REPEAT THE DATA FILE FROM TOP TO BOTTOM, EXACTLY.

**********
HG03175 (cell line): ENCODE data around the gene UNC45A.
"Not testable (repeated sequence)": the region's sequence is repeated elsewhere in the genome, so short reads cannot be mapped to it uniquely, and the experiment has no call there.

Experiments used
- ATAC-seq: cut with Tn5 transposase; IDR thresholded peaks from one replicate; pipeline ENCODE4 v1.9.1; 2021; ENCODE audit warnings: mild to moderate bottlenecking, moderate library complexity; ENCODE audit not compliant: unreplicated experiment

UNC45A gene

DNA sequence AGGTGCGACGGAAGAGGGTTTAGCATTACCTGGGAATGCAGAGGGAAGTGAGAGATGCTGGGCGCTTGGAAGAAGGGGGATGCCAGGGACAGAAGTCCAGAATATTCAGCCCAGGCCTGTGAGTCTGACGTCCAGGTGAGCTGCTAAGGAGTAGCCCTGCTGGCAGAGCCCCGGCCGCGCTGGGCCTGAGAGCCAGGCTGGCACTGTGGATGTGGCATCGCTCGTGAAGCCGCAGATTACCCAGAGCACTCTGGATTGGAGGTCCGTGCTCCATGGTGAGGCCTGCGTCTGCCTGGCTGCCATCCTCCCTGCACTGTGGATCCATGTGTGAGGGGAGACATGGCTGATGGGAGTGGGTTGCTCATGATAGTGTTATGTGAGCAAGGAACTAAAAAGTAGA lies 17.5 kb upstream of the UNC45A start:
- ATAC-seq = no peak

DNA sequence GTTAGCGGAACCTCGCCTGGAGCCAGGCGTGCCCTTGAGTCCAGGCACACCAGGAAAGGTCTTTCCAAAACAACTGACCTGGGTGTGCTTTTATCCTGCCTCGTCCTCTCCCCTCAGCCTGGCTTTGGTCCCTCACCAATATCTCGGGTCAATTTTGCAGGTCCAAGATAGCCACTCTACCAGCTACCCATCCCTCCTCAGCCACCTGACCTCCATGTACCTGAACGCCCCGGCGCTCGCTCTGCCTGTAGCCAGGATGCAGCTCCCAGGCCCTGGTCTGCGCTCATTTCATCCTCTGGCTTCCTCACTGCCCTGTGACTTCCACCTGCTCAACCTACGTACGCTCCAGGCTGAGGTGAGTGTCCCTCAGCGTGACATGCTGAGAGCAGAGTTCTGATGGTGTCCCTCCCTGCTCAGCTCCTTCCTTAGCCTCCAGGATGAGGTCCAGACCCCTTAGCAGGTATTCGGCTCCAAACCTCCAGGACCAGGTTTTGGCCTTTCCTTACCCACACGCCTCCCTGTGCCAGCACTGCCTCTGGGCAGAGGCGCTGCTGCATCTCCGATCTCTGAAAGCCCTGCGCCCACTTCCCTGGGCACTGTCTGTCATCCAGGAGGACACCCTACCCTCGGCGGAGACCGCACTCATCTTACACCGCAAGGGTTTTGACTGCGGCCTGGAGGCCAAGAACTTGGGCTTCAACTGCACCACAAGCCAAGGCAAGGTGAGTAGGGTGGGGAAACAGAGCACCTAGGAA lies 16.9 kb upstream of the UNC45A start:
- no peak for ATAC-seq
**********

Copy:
HG03175 (cell line): ENCODE data around the gene UNC45A.
"Not testable (repeated sequence)": the region's sequence is repeated elsewhere in the genome, so short reads cannot be mapped to it uniquely, and the experiment has no call there.

Experiments used
- ATAC-seq: cut with Tn5 transposase; IDR thresholded peaks from one replicate; pipeline ENCODE4 v1.9.1; 2021; ENCODE audit warnings: mild to moderate bottlenecking, moderate library complexity; ENCODE audit not compliant: unreplicated experiment

UNC45A gene

DNA sequence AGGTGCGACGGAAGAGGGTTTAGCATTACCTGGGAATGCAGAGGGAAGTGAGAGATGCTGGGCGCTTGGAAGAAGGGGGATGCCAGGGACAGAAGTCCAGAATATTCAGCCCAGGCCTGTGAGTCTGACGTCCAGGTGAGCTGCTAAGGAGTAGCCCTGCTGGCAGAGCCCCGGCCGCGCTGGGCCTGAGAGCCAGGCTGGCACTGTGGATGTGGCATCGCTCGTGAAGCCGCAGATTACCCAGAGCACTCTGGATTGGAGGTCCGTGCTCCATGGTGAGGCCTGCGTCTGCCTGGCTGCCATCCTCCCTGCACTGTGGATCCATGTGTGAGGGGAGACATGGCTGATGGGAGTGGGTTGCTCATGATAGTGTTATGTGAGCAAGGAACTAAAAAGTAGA lies 17.5 kb upstream of the UNC45A start:
- ATAC-seq = no peak

DNA sequence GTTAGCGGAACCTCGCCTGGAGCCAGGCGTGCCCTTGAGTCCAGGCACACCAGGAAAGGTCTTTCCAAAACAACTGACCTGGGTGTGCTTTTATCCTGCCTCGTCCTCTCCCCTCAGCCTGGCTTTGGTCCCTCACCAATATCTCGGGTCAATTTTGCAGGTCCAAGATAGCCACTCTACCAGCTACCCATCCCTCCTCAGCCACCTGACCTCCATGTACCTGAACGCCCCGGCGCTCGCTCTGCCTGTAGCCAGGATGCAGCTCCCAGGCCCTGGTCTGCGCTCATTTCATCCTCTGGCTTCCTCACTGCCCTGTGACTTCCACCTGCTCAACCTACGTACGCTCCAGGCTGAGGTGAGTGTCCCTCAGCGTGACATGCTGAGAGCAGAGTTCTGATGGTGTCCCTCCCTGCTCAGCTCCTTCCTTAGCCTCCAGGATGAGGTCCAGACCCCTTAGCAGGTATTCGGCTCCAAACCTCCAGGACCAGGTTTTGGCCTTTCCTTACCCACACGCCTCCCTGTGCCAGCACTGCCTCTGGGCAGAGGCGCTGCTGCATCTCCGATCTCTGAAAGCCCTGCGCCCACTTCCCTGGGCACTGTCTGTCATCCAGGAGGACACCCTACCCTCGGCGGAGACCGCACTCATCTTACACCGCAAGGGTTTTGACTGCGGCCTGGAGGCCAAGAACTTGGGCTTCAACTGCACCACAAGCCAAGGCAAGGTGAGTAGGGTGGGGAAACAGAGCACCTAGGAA lies 16.9 kb upstream of the UNC45A start:
- no peak for ATAC-seq